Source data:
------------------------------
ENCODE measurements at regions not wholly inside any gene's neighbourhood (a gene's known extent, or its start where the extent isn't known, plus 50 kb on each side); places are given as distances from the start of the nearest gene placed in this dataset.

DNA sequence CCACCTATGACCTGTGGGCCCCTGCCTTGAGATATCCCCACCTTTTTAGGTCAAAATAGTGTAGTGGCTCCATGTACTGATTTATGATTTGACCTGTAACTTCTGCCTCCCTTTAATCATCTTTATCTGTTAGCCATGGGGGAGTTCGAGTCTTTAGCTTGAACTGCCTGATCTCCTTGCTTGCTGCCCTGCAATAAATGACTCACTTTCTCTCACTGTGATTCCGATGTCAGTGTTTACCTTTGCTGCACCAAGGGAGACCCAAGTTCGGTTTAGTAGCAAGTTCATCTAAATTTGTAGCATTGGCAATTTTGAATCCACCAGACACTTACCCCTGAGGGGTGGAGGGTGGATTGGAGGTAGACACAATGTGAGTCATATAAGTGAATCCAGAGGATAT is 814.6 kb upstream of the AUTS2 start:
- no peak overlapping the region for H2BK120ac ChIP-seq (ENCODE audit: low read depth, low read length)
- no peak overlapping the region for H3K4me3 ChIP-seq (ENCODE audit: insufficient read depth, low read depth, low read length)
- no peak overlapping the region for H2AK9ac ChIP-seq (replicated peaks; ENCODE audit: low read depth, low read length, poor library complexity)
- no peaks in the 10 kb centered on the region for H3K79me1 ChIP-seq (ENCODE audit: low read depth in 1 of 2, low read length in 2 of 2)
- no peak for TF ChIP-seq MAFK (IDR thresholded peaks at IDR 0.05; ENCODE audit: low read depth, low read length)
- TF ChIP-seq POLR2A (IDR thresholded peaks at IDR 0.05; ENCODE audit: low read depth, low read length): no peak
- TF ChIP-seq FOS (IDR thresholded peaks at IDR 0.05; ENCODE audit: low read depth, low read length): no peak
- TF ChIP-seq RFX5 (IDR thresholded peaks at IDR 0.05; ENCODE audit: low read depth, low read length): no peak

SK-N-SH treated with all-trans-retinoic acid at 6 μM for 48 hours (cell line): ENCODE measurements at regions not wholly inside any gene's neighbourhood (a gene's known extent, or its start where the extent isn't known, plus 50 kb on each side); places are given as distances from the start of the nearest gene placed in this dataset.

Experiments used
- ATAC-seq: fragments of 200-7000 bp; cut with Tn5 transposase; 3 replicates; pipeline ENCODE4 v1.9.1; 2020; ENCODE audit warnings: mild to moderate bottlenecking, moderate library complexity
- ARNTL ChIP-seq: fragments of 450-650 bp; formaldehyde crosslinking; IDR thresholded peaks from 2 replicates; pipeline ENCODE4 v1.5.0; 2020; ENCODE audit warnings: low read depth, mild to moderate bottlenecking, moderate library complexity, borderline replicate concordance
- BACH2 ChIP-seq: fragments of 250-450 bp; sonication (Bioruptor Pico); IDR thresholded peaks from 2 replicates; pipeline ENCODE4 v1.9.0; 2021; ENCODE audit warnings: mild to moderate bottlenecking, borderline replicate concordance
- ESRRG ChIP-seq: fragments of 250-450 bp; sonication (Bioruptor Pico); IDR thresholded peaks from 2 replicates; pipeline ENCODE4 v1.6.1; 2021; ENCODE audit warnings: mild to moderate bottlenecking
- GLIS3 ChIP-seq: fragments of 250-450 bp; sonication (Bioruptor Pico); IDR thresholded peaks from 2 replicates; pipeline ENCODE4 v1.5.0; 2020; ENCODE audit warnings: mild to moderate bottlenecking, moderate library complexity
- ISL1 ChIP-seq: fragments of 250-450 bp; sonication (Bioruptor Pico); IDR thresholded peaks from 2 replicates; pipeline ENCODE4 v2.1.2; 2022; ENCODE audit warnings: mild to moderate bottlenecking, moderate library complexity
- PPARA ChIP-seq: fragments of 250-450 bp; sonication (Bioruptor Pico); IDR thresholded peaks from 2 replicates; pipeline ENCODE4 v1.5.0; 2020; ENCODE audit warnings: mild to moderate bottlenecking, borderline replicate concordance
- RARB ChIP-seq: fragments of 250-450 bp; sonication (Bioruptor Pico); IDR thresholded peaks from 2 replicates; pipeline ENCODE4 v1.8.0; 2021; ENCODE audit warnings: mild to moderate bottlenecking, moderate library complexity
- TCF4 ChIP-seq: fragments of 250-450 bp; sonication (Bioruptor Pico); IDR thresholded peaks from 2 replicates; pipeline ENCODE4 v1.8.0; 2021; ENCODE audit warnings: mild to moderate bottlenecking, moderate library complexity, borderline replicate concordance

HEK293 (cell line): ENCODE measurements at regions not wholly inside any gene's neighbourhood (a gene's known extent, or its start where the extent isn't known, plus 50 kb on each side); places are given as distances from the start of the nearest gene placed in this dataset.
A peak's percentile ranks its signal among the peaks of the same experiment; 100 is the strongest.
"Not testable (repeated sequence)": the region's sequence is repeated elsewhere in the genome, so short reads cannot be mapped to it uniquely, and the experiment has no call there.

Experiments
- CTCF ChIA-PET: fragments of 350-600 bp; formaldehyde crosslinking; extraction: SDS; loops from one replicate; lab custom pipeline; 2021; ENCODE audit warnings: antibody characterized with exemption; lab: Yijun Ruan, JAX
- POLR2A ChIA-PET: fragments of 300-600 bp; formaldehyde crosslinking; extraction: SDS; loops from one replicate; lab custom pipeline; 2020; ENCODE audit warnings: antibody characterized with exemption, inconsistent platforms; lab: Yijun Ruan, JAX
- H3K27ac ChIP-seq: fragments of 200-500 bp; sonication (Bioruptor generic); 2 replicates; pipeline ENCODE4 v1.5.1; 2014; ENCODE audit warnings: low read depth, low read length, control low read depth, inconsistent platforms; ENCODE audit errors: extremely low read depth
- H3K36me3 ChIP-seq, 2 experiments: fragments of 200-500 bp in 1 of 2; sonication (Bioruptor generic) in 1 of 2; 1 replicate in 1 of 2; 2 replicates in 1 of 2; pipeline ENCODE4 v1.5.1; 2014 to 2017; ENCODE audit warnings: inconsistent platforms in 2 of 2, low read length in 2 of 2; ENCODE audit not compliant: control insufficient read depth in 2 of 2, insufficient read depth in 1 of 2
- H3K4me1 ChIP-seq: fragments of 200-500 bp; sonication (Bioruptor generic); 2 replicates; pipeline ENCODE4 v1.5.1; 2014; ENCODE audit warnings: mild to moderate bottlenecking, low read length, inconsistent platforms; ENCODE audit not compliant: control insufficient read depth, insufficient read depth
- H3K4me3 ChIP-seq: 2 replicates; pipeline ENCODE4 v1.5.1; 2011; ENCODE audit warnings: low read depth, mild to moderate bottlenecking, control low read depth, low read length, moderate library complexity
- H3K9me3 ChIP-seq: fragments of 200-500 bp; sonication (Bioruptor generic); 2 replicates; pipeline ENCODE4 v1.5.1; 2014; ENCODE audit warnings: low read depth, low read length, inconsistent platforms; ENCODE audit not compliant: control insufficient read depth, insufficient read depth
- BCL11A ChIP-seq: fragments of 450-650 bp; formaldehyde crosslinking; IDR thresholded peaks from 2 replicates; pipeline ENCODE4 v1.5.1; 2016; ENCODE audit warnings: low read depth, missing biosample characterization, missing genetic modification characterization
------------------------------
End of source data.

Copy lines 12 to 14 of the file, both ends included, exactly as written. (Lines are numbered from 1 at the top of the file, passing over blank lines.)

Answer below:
Experiments used
- ATAC-seq: fragments of 200-7000 bp; cut with Tn5 transposase; 3 replicates; pipeline ENCODE4 v1.9.1; 2020; ENCODE audit warnings: mild to moderate bottlenecking, moderate library complexity
- ARNTL ChIP-seq: fragments of 450-650 bp; formaldehyde crosslinking; IDR thresholded peaks from 2 replicates; pipeline ENCODE4 v1.5.0; 2020; ENCODE audit warnings: low read depth, mild to moderate bottlenecking, moderate library complexity, borderline replicate concordance